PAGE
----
It seems that indie designers who produce products for cult followings need to keep a watchful eye out on bigger retailer giants trying to sneakily cash in on their creativity.
Just a few weeks after a group of indie brands publicly called out Zara for stealing their original designs, Forever 21 is finding itself in a similar situation. Sporty & Rich, a brand founded by Emily Oberg, an editorial producer at Complex, is accusing Forever 21 of replicating one of its signature sweatshirt designs.
"When Forever21 copies you," Oberg wrote on Sporty & Rich's Instagram with a photo of the retailer's version.
As seen in the above image, Oberg's version, which is no longer available, was a white hoodie with the words Sporty & Rich. Forever 21's sweatshirt, which is currently being sold on its website and in stores, says Smart & Pretty.
Rather then accept injustice, Oberg took to Instagram to discuss what had happened and garner support for independent designers. "I knew by sharing this information with [my followers] they would rally behind me and understand that retailers like Forever 21 are actually hurting smaller, independent people," she said in an interview. "Creativity is special and ideas are sacred, we need to protect these things and stand up for ourselves."
Forever 21, specifically, has been called out many times for supposedly ripping off design ideas or even replicating exact copies of a smaller designer's piece. Just last week, Millinksy, the artistic director of NASASEASONS, a brand worn by Zendaya and Rihanna, posted an image to Instagram of a shirt Forever 21 was selling with one of his brand's signature sayings, "I came to break hearts."
"Young designers are having more and more power," Millinksy said in an interview. "What enables my brand to become popular is clearly social media and platform such a Instagram and Tumblr."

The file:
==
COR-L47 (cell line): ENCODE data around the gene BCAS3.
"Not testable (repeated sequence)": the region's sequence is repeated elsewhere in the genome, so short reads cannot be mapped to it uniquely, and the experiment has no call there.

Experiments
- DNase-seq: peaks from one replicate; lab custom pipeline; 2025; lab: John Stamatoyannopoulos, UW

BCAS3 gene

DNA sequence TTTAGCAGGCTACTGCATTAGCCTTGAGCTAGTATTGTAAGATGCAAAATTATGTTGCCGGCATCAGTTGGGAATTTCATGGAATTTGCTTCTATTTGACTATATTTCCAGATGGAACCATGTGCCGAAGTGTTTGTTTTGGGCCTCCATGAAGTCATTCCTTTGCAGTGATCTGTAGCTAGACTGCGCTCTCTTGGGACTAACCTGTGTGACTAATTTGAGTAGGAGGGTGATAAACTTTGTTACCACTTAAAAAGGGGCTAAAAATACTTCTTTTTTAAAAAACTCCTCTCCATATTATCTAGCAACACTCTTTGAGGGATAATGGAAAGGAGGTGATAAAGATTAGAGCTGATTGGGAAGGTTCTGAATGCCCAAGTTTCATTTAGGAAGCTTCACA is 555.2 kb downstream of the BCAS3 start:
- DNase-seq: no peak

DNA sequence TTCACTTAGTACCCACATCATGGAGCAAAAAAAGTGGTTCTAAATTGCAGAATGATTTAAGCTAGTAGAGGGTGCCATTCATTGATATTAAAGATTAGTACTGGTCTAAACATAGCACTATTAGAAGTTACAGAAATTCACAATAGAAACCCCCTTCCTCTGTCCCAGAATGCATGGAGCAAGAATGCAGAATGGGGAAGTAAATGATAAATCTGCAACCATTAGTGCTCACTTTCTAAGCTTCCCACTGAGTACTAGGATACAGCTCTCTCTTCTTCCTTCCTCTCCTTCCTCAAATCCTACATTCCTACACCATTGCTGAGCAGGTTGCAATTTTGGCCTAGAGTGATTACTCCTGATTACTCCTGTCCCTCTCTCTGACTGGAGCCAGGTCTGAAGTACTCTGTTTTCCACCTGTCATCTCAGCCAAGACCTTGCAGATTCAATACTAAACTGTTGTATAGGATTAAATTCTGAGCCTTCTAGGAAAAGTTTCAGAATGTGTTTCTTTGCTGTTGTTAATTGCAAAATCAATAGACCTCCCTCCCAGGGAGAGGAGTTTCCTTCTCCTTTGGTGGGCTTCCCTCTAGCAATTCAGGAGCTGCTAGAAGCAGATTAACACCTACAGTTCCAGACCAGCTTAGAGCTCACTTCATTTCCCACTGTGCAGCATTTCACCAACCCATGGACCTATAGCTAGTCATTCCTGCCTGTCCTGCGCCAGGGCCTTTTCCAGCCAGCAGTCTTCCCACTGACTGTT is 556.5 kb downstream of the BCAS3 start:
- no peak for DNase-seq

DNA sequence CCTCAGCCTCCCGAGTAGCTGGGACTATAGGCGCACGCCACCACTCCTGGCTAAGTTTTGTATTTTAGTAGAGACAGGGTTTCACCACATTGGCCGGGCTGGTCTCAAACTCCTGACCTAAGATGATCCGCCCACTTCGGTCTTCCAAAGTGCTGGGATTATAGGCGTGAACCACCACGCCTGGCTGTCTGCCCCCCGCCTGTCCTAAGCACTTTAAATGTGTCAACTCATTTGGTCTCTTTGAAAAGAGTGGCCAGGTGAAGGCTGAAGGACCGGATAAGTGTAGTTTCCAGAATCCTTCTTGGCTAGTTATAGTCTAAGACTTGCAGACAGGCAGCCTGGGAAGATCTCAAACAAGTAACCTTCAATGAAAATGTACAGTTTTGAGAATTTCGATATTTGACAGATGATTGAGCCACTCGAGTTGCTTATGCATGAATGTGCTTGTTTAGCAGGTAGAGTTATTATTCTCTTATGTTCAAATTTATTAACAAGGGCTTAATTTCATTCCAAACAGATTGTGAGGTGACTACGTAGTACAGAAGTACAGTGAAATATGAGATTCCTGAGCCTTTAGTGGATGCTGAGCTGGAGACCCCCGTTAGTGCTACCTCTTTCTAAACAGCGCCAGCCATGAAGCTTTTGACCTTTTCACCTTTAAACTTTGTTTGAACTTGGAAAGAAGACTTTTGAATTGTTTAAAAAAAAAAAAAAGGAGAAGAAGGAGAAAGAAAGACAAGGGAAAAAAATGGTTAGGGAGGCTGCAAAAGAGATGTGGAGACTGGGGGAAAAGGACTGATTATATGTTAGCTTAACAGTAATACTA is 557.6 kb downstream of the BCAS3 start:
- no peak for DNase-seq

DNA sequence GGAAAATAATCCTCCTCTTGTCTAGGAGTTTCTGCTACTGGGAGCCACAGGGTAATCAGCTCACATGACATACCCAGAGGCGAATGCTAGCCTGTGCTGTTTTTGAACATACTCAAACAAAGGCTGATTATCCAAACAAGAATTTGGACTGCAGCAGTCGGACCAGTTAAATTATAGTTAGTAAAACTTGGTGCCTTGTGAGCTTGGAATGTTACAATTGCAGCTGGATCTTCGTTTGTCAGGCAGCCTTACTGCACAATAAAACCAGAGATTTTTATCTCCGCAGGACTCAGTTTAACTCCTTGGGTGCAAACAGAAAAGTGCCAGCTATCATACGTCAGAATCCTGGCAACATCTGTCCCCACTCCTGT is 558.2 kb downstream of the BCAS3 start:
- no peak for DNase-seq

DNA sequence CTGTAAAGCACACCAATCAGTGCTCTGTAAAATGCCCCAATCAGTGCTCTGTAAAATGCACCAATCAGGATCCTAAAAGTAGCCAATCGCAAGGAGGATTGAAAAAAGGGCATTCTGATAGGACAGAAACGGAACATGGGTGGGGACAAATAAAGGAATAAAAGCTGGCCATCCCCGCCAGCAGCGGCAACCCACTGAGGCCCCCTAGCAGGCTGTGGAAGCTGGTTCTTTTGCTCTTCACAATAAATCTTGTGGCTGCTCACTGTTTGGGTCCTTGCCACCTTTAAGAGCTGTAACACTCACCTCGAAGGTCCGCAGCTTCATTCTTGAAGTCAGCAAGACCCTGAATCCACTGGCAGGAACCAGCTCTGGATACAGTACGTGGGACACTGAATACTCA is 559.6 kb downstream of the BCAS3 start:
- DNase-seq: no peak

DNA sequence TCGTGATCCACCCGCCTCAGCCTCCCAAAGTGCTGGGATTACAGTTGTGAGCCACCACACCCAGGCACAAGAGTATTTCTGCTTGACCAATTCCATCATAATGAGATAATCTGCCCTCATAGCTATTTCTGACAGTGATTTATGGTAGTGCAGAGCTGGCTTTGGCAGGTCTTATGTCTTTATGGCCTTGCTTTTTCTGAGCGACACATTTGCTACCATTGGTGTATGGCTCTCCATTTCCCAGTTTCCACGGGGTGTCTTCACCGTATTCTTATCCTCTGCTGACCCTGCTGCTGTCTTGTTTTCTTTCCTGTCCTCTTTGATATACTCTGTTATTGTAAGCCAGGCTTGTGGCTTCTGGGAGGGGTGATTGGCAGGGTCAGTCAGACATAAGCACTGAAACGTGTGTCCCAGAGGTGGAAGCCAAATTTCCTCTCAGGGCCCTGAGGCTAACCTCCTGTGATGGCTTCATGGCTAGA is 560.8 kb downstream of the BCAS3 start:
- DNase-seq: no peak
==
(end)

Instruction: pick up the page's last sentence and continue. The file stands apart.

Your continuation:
He adds: "Nevertheless as much as I have power on social media, it's nothing compare to the following of Forever 21 or Zara. As a result, it's very easy for them to copy ideas of low-key brands and make it their own because only few dozens of thousands will know they actually copy that idea."
Oberg is currently looking into what her options are in terms of contacting Forever 21. "I think it's only fair that I get my cut and get them to stop producing these fakes," she said. "I have to protect my brand and my ideas at the end of the day."
In the long run, she believes there needs to be stricter laws and rules set in place to protect the ideas of the "smaller guys."
"[These retailers are] just fresh out of ideas and the people work at them lack originality or inventiveness," Oberg said. "Sure, we can hire lawyers and threaten to sue, but not everyone has the luxury of obtaining those resources, especially not when you're a tiny brand operating on your own."
But, for now, she, and many other indie brands with strong followings, have support on social media. And some designers who have also been copied have commented on Oberg's post simply to say "same."
"They ripped us off too, one of the most unoriginal companies of all time," the brand Extra Cheese said. "They ripped off my company (Wildfox) I can't even count how many times. It was insanity," the brand's founder Emily Faustich said.
Oberg hopes that other brands know that they don't have to be intimidated by these retailer giants. "Just because someone has more money, more people and more resources than you doesn't mean they can rip you off," she said.